This will change based on where your game is and what’s coming up for you, naturally, so be prepared to update the website as the game progresses.

Good: a revisions / checking policy

This is more a matter of checking things from the back end to make sure things that are visible are correct, up-to-date, and supposed to be visible. Depending on traffic and time available, this might be a once-a-quarter or a once-a-year thing. Whenever you do it, use a different browser or go Incognito / Private Browsing to see things as non-logged-in users will.

Bad: no submissions information

I’m going to put this first because it’s a blindspot for about 75-80% of the publishers I’ve tried to research. I’m of the belief that every publishing company needs to have information on whether they’re accepting submissions or not.

It’s a simple question with a simple answer – either you are, and it’s worth spelling out what you’re looking for and how to send something to you, or you’re not, and it’s worth mentioning that. Bonus points for mentioning why – it’s fine to say you have a backlog, or you’ve signed enough games until 2027. If you go back and forth, make sure that’s an easy page to update.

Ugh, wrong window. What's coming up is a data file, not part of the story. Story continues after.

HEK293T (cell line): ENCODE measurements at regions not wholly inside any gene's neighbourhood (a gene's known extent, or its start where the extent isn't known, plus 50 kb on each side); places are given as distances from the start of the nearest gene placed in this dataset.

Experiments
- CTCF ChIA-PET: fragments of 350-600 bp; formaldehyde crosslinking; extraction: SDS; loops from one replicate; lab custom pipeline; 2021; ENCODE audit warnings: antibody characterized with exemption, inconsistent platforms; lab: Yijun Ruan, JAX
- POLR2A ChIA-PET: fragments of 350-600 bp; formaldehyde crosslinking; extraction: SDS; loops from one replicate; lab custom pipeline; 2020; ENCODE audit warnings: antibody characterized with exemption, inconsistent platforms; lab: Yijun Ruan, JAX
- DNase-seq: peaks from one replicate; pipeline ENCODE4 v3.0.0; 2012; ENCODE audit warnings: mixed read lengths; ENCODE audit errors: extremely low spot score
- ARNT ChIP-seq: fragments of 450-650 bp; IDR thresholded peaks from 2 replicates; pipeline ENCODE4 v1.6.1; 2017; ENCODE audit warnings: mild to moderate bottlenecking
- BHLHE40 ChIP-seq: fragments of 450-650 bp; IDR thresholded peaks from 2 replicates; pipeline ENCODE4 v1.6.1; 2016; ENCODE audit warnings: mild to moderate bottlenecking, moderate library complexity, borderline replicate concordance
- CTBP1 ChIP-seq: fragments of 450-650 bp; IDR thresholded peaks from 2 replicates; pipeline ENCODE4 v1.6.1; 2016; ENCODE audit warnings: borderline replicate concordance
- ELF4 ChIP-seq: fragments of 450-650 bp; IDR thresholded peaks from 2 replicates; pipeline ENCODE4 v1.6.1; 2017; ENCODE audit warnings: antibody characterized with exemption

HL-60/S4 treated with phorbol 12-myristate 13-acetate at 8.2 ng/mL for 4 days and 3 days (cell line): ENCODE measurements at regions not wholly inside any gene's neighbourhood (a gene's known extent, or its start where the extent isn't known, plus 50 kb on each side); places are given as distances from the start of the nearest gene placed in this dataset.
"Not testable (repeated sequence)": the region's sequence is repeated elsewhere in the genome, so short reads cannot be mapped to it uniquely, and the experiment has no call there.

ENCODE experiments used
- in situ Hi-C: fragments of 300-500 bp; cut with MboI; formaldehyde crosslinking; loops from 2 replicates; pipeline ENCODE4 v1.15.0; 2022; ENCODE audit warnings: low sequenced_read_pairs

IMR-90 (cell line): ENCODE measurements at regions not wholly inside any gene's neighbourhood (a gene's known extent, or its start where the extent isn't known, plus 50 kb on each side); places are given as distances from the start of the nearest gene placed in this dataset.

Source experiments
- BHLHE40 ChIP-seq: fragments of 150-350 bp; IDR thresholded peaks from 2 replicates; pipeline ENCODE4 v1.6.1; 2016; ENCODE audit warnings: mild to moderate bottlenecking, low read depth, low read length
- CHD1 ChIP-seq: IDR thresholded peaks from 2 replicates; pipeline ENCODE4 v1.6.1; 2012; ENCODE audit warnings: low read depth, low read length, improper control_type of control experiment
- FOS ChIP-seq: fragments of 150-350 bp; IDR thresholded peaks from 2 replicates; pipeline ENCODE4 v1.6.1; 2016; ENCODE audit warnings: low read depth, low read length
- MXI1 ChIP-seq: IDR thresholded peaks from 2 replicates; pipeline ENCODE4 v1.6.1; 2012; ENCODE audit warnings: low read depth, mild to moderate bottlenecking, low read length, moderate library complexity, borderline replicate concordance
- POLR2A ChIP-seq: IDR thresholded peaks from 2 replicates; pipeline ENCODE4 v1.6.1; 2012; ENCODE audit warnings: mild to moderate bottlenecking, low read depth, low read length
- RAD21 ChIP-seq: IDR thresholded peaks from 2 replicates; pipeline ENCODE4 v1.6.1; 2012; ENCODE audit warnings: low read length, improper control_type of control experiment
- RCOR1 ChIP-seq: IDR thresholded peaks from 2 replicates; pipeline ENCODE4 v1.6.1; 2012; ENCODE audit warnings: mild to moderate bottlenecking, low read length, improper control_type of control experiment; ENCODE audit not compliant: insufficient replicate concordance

Personally, on my Contact page as of this blog post says: “Game designers: Entro Games is a one-man show, and my sole focus right now is my own ideas. Thanks for checking me out, but I do not accept game submissions or prototypes.” I don’t personally see Entro Games working with outside designers (except for co-designs), but a couple of sentences helps to make it clear for anyone checking me out for the first time.